Looking for a foreclosure or REO property in ?

What's an REO?

REO is Real Estate Owned. These are properties which have completed the foreclosure process and are currently possessed by the bank or mortgage company. This is different than real estate up for foreclosure auction. When buying a property during a foreclosure sale, you must pay at least the loan balance plus any interest and other fees amassed during the foreclosure process. You must also be able to pay with cash in hand. To top everything off, you'll accept the property totally as is. That might include prevailing liens and even current denizens that may require removal.

A REO, conversely, is a much neater and attractive option. The REO property didn't find a buyer during foreclosure auction. Now the bank owns it. The lender will deal with the removal of tax liens, evict occupants if needed and generally arrange for the issuance of a title insurance policy to the buyer at closing. Note that REOs may be exempt from typical disclosure requirements. In California, for example, banks are exempt from giving a Transfer Disclosure Statement, a document that normally requires sellers to disclose any defects they are informed of.

Are REO's a bargain in Austin?

It is commonly believed that any REO must be a steal and an possibility for easy money. This usually isn't true. You have to be cautious about buying a REO if your intent is make money. While it's true that the bank is typically anxious to sell it promptly, they are also strongly motivated to get as much as they can for it. When pondering the value of a REO, you need to look closely at comparable sales in the neighborhood and be sure to take into account the time and cost of any repairs or remodeling needed to prepare the house for resale. The bargains with money making potential exist, and many people do very well buying and selling foreclosures. However there are also many REO's that are not good buys and may not be money makers.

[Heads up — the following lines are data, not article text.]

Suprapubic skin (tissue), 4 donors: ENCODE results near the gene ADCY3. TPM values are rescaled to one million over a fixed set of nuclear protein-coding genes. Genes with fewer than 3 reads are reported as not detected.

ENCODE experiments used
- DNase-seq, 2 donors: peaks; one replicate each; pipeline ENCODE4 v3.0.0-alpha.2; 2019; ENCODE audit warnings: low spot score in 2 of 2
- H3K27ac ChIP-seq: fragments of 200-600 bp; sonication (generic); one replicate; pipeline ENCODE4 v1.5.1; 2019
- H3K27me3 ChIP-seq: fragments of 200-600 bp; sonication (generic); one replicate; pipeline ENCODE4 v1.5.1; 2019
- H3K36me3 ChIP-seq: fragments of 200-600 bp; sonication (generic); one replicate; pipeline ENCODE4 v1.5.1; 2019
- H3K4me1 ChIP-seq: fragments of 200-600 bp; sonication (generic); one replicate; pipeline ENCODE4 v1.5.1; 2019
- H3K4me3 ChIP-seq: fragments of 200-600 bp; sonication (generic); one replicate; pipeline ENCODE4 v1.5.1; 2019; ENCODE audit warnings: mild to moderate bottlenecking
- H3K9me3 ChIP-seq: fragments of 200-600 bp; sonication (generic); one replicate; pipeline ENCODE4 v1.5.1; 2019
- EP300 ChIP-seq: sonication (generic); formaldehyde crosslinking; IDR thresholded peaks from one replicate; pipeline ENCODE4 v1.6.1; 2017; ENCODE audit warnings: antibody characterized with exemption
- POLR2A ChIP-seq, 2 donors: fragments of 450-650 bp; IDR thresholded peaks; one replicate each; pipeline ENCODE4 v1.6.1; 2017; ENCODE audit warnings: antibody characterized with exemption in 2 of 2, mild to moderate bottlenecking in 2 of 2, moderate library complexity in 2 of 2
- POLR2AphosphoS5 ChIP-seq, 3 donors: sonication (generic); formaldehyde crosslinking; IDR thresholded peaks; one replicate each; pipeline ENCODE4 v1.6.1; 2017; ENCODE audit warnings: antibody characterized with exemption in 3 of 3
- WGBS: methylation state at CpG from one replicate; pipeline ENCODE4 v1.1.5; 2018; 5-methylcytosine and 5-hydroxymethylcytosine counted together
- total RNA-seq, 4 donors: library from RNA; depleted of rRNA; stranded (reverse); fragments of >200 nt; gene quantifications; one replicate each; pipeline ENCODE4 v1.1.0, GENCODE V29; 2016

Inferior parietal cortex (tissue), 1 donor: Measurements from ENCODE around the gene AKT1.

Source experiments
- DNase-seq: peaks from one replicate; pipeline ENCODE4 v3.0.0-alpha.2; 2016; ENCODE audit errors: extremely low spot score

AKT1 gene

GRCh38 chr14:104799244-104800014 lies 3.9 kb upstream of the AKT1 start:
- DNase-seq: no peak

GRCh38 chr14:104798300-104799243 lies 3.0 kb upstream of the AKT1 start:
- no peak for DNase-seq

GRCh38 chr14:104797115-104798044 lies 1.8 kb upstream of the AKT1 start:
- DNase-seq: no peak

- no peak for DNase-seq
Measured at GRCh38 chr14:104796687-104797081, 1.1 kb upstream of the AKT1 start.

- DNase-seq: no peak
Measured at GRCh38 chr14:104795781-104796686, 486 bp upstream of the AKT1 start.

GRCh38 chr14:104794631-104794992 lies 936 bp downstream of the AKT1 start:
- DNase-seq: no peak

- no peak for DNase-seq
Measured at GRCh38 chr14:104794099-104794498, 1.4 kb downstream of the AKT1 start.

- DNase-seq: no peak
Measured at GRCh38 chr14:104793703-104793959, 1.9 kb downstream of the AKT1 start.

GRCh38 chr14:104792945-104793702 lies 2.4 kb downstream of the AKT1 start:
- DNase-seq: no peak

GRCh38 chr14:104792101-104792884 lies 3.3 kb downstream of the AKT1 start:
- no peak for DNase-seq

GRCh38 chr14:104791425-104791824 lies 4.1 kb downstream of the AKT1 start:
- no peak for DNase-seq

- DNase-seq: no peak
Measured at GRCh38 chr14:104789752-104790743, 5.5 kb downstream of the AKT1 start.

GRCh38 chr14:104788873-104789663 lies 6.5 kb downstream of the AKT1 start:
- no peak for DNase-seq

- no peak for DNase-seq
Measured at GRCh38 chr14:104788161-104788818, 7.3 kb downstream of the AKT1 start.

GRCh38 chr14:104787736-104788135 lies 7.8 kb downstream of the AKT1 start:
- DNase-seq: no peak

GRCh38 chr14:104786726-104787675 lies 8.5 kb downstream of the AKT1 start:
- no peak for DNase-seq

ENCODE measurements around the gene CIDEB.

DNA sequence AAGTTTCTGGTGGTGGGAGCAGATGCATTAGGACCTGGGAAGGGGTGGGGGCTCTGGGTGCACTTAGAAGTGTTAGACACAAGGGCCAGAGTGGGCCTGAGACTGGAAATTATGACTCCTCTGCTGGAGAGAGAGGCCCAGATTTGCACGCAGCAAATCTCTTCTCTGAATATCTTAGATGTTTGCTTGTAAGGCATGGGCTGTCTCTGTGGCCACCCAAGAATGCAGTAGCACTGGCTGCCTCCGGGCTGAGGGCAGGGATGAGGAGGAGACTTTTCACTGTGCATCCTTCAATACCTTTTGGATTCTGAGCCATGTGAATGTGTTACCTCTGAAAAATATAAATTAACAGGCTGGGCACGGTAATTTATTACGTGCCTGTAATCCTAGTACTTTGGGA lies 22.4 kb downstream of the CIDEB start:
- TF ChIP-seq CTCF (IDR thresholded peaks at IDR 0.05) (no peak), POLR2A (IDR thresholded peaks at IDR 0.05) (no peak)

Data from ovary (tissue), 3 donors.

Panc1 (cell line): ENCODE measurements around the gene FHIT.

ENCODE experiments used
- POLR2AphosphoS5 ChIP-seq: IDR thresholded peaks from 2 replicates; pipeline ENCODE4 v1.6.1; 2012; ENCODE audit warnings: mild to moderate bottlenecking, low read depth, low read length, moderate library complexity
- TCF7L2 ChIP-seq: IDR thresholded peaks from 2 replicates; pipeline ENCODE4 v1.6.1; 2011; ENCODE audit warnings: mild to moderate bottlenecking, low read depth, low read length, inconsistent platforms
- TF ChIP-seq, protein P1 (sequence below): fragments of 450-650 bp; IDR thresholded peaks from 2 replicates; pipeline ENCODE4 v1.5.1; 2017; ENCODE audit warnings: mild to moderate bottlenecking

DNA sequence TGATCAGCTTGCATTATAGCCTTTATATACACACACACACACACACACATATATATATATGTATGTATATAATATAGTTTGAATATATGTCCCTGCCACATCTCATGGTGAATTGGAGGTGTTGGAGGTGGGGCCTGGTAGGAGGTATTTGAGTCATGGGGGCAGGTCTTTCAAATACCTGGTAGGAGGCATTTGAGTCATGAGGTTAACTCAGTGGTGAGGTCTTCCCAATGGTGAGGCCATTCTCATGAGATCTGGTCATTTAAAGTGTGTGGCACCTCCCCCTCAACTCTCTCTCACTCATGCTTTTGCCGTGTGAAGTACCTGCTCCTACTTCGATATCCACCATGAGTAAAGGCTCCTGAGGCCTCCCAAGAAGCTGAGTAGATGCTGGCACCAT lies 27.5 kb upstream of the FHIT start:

Prepared to make an offer?

Most banks have a REO department that you'll work with when buying a REO property from them. Commonly the REO department will use a listing agent to get their REO properties listed on the local MLS. Prior to making your offer, you'll want to contact either the listing agent or REO department at the bank and find out as much as you can about what they know regarding the condition of the property and what their process is for getting offers. Since banks typically sell REO properties "as is", you'll want to be sure and include an inspection contingency in your offer that gives you time to check for hidden damage and cancel the offer if you find it.

As with making any offer on real estate, providing documentation of your ability to pay may make your offer more attractive, such as a pre-approval letter from a lender. After you've submitted your offer, you can expect the bank to counter offer. From there it will be your decision whether to accept their counter, or make another counter offer. Understand, you'll be working with a process that most likely involves multiple people at the bank, and they don't work evenings or weekends. It's quite common for the process of offers and counter offers to take days or even weeks.

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